India's Daughter: Govt sends legal notice to BBC, YouTube pulls down documentary
An upset government on Thursday served a legal notice on BBC over broadcast of controversial interview of Delhi gangrape convict and said YouTube had removed the video even as it instructed telecom operators to ensure that it is not available to their subscribers.
New Delhi: An upset government on Thursday served a legal notice on BBC over broadcast of controversial interview of Delhi gangrape convict and said YouTube had removed the video even as it instructed telecom operators to ensure that it is not available to their subscribers.
The government, in its notice, told the BBC that it had "violated" the agreement of not using the documentary for commercial purpose and for this the British media giant was liable for legal action.
"No necessary approval was taken by the BBC for the commercial use of the documentary. We have served the notice and waiting for their response. Further course of action is awaited," a Home Ministry official said.
The notice was served last evening, before the telecast of the film by the BBC in UK at 10 pm (GMT).
It was served by Director General of Tihar jail Alok Kumar Verma through government standing counsel.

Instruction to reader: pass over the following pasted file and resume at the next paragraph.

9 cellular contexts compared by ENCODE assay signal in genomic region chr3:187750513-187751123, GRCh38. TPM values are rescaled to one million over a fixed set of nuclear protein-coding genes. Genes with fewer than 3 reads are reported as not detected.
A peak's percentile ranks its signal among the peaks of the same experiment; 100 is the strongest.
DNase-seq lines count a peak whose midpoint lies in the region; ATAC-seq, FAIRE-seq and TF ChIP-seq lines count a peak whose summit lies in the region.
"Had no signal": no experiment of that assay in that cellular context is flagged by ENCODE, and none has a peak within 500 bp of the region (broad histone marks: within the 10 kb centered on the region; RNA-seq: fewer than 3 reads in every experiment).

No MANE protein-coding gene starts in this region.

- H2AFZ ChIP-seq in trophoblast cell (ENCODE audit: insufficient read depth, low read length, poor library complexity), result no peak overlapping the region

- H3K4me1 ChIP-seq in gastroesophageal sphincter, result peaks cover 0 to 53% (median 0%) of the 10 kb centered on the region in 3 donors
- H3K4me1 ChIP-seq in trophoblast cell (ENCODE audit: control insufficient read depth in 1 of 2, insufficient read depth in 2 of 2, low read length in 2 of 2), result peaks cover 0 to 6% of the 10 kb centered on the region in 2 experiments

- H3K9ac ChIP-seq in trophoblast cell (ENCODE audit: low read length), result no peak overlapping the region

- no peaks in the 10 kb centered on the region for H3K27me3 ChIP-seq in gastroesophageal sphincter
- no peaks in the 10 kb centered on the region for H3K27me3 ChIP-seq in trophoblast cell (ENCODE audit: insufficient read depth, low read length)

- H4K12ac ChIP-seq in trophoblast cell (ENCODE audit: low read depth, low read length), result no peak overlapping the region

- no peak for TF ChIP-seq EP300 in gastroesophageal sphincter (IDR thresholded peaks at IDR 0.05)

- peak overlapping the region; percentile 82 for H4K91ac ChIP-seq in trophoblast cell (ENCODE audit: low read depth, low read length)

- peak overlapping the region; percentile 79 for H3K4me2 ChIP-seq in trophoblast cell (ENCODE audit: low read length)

Officials claimed that filmmaker Leslee Udwin had agreed to the condition that the documentary would not be used for commercial purposes. However, she sold the rights of the film to BBC allegedly allowing it for using commercial purpose.
The government also asked video sharing website YouTube to remove the documentary as it is "very sensitive".
In the evening, government sources said YouTube had removed it from its website.
However, the documentary could still be viewed on the site. Officials said it could be still viewed because the almost hour-long video was available on the cache servers.
Sources said many people had downloaded the video before it could be removed from the main server and some of them could be uploading it again, as a result of which it could be still seen.
Officials said the government has also instructed telecom operators to ensure that the video is not available to their subscribers, after reports came that the documentary, which has the interview of the convict Mukesh Singh, was available to mobile broadband users.
Earlier in the day, government said necessary action will be taken as the BBC ignored its advice and broadcast the controversial interview of Delhi gangrape convict.
Home Minister Rajnath Singh also spoke to Communication and IT Minister Ravi Shankar Prasad asking him to ensure that the video is removed from all social media sites.
BBC aired the documentary, containing the controversial interview of a convict in the December 16,2012 gangrape despite a Delhi court prohibiting it.
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